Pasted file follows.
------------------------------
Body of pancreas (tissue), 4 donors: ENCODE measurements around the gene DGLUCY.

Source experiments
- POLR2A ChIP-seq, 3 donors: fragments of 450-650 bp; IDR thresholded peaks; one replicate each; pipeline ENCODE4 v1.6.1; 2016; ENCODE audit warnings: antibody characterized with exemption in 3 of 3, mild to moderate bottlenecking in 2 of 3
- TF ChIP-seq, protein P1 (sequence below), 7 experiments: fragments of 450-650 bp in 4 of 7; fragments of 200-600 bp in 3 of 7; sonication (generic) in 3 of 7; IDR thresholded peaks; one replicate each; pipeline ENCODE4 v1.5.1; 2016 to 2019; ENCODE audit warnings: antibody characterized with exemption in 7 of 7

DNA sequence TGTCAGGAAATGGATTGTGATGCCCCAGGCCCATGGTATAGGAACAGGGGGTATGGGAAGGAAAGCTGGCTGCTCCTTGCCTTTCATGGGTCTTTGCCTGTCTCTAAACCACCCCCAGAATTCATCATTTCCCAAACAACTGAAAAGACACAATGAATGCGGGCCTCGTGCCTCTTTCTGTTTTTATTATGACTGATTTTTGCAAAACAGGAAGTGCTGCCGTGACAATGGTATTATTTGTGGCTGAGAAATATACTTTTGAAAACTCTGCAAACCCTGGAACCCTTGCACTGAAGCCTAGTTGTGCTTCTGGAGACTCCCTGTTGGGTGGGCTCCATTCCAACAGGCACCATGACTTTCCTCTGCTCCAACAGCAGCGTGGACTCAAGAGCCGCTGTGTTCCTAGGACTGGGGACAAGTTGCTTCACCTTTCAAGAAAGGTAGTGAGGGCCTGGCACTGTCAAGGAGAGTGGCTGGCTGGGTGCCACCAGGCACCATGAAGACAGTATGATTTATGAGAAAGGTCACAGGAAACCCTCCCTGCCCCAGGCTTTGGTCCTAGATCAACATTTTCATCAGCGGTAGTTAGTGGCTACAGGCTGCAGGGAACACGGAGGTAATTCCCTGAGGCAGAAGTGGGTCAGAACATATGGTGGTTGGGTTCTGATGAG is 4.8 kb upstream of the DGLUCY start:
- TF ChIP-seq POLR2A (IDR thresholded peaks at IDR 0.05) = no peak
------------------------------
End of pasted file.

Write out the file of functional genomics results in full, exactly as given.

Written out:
Body of pancreas (tissue), 4 donors: ENCODE measurements around the gene DGLUCY.

Source experiments
- POLR2A ChIP-seq, 3 donors: fragments of 450-650 bp; IDR thresholded peaks; one replicate each; pipeline ENCODE4 v1.6.1; 2016; ENCODE audit warnings: antibody characterized with exemption in 3 of 3, mild to moderate bottlenecking in 2 of 3
- TF ChIP-seq, protein P1 (sequence below), 7 experiments: fragments of 450-650 bp in 4 of 7; fragments of 200-600 bp in 3 of 7; sonication (generic) in 3 of 7; IDR thresholded peaks; one replicate each; pipeline ENCODE4 v1.5.1; 2016 to 2019; ENCODE audit warnings: antibody characterized with exemption in 7 of 7

DNA sequence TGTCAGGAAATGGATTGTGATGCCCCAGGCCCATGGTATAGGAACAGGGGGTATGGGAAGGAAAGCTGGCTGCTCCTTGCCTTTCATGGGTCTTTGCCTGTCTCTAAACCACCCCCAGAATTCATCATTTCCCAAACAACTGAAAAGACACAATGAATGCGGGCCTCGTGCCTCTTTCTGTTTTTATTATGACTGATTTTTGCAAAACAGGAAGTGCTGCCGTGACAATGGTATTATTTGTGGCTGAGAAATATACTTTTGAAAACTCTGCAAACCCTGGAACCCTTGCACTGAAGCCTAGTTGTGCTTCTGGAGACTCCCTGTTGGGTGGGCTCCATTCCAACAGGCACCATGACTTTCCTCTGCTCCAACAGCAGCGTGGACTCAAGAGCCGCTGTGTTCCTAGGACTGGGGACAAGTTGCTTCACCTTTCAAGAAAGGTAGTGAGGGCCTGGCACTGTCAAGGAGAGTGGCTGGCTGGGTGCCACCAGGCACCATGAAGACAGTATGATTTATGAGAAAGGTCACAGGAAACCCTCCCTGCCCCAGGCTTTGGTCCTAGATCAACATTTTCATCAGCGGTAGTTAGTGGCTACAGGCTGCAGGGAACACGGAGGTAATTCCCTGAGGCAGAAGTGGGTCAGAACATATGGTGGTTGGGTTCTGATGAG is 4.8 kb upstream of the DGLUCY start:
- TF ChIP-seq POLR2A (IDR thresholded peaks at IDR 0.05) = no peak